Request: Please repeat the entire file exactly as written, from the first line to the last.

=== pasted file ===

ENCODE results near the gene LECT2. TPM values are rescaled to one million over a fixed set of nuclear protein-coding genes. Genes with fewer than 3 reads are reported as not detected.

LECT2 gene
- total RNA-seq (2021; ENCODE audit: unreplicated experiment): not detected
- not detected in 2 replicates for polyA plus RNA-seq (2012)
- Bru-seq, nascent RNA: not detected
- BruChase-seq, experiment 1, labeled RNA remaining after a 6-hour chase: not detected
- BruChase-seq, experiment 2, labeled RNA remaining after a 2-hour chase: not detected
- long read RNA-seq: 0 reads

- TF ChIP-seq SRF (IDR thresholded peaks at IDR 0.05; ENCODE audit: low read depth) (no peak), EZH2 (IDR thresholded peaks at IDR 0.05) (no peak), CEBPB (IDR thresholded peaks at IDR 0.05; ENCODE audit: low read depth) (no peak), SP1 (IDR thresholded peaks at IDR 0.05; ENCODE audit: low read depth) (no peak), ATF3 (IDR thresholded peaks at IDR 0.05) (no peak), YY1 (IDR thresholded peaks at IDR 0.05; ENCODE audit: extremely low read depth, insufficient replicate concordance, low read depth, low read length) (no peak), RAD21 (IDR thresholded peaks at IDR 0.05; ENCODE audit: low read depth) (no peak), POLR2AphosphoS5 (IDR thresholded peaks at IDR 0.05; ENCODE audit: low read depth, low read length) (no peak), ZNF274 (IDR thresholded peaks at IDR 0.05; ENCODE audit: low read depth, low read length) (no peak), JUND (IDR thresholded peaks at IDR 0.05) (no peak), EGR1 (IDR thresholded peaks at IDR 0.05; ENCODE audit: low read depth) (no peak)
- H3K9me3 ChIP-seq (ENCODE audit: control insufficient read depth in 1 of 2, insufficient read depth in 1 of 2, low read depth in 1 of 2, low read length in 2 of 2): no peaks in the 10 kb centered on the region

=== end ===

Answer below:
ENCODE results near the gene LECT2. TPM values are rescaled to one million over a fixed set of nuclear protein-coding genes. Genes with fewer than 3 reads are reported as not detected.

LECT2 gene
- total RNA-seq (2021; ENCODE audit: unreplicated experiment): not detected
- not detected in 2 replicates for polyA plus RNA-seq (2012)
- Bru-seq, nascent RNA: not detected
- BruChase-seq, experiment 1, labeled RNA remaining after a 6-hour chase: not detected
- BruChase-seq, experiment 2, labeled RNA remaining after a 2-hour chase: not detected
- long read RNA-seq: 0 reads

- TF ChIP-seq SRF (IDR thresholded peaks at IDR 0.05; ENCODE audit: low read depth) (no peak), EZH2 (IDR thresholded peaks at IDR 0.05) (no peak), CEBPB (IDR thresholded peaks at IDR 0.05; ENCODE audit: low read depth) (no peak), SP1 (IDR thresholded peaks at IDR 0.05; ENCODE audit: low read depth) (no peak), ATF3 (IDR thresholded peaks at IDR 0.05) (no peak), YY1 (IDR thresholded peaks at IDR 0.05; ENCODE audit: extremely low read depth, insufficient replicate concordance, low read depth, low read length) (no peak), RAD21 (IDR thresholded peaks at IDR 0.05; ENCODE audit: low read depth) (no peak), POLR2AphosphoS5 (IDR thresholded peaks at IDR 0.05; ENCODE audit: low read depth, low read length) (no peak), ZNF274 (IDR thresholded peaks at IDR 0.05; ENCODE audit: low read depth, low read length) (no peak), JUND (IDR thresholded peaks at IDR 0.05) (no peak), EGR1 (IDR thresholded peaks at IDR 0.05; ENCODE audit: low read depth) (no peak)
- H3K9me3 ChIP-seq (ENCODE audit: control insufficient read depth in 1 of 2, insufficient read depth in 1 of 2, low read depth in 1 of 2, low read length in 2 of 2): no peaks in the 10 kb centered on the region